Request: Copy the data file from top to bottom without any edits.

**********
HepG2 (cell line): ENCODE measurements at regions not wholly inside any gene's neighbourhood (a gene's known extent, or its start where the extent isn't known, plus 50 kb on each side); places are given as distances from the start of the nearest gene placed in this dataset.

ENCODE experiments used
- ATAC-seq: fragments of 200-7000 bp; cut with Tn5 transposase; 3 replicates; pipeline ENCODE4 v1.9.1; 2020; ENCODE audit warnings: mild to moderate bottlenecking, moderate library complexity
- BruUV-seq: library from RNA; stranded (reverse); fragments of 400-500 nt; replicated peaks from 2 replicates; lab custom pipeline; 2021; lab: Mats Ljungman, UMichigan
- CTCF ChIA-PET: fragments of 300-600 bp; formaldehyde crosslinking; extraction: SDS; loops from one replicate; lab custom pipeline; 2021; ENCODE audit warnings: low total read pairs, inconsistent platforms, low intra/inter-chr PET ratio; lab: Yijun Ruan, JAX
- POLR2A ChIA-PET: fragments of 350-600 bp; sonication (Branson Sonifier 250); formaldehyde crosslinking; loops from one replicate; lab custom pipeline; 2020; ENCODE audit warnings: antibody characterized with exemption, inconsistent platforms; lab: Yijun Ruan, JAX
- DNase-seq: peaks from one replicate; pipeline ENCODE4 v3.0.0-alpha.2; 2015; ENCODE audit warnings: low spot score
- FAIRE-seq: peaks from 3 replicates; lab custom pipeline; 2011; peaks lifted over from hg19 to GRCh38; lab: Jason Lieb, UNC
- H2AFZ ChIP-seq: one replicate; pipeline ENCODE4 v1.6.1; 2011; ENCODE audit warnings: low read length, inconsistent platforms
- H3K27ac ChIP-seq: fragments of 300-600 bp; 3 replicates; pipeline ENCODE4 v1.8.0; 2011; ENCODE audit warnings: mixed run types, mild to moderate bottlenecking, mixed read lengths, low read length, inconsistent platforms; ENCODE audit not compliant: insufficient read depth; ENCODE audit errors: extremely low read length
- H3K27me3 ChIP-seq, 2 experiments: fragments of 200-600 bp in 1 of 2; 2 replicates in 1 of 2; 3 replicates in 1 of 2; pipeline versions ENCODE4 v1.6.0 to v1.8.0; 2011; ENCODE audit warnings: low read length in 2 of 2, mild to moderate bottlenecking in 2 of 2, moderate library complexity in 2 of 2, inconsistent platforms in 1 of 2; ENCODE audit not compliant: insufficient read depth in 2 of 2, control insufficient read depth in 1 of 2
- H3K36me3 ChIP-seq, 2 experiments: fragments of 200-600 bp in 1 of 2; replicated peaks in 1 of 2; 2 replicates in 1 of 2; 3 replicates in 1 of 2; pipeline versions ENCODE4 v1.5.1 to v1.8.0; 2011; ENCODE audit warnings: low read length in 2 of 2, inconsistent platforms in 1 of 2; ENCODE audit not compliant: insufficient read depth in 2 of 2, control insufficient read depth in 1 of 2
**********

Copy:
HepG2 (cell line): ENCODE measurements at regions not wholly inside any gene's neighbourhood (a gene's known extent, or its start where the extent isn't known, plus 50 kb on each side); places are given as distances from the start of the nearest gene placed in this dataset.

ENCODE experiments used
- ATAC-seq: fragments of 200-7000 bp; cut with Tn5 transposase; 3 replicates; pipeline ENCODE4 v1.9.1; 2020; ENCODE audit warnings: mild to moderate bottlenecking, moderate library complexity
- BruUV-seq: library from RNA; stranded (reverse); fragments of 400-500 nt; replicated peaks from 2 replicates; lab custom pipeline; 2021; lab: Mats Ljungman, UMichigan
- CTCF ChIA-PET: fragments of 300-600 bp; formaldehyde crosslinking; extraction: SDS; loops from one replicate; lab custom pipeline; 2021; ENCODE audit warnings: low total read pairs, inconsistent platforms, low intra/inter-chr PET ratio; lab: Yijun Ruan, JAX
- POLR2A ChIA-PET: fragments of 350-600 bp; sonication (Branson Sonifier 250); formaldehyde crosslinking; loops from one replicate; lab custom pipeline; 2020; ENCODE audit warnings: antibody characterized with exemption, inconsistent platforms; lab: Yijun Ruan, JAX
- DNase-seq: peaks from one replicate; pipeline ENCODE4 v3.0.0-alpha.2; 2015; ENCODE audit warnings: low spot score
- FAIRE-seq: peaks from 3 replicates; lab custom pipeline; 2011; peaks lifted over from hg19 to GRCh38; lab: Jason Lieb, UNC
- H2AFZ ChIP-seq: one replicate; pipeline ENCODE4 v1.6.1; 2011; ENCODE audit warnings: low read length, inconsistent platforms
- H3K27ac ChIP-seq: fragments of 300-600 bp; 3 replicates; pipeline ENCODE4 v1.8.0; 2011; ENCODE audit warnings: mixed run types, mild to moderate bottlenecking, mixed read lengths, low read length, inconsistent platforms; ENCODE audit not compliant: insufficient read depth; ENCODE audit errors: extremely low read length
- H3K27me3 ChIP-seq, 2 experiments: fragments of 200-600 bp in 1 of 2; 2 replicates in 1 of 2; 3 replicates in 1 of 2; pipeline versions ENCODE4 v1.6.0 to v1.8.0; 2011; ENCODE audit warnings: low read length in 2 of 2, mild to moderate bottlenecking in 2 of 2, moderate library complexity in 2 of 2, inconsistent platforms in 1 of 2; ENCODE audit not compliant: insufficient read depth in 2 of 2, control insufficient read depth in 1 of 2
- H3K36me3 ChIP-seq, 2 experiments: fragments of 200-600 bp in 1 of 2; replicated peaks in 1 of 2; 2 replicates in 1 of 2; 3 replicates in 1 of 2; pipeline versions ENCODE4 v1.5.1 to v1.8.0; 2011; ENCODE audit warnings: low read length in 2 of 2, inconsistent platforms in 1 of 2; ENCODE audit not compliant: insufficient read depth in 2 of 2, control insufficient read depth in 1 of 2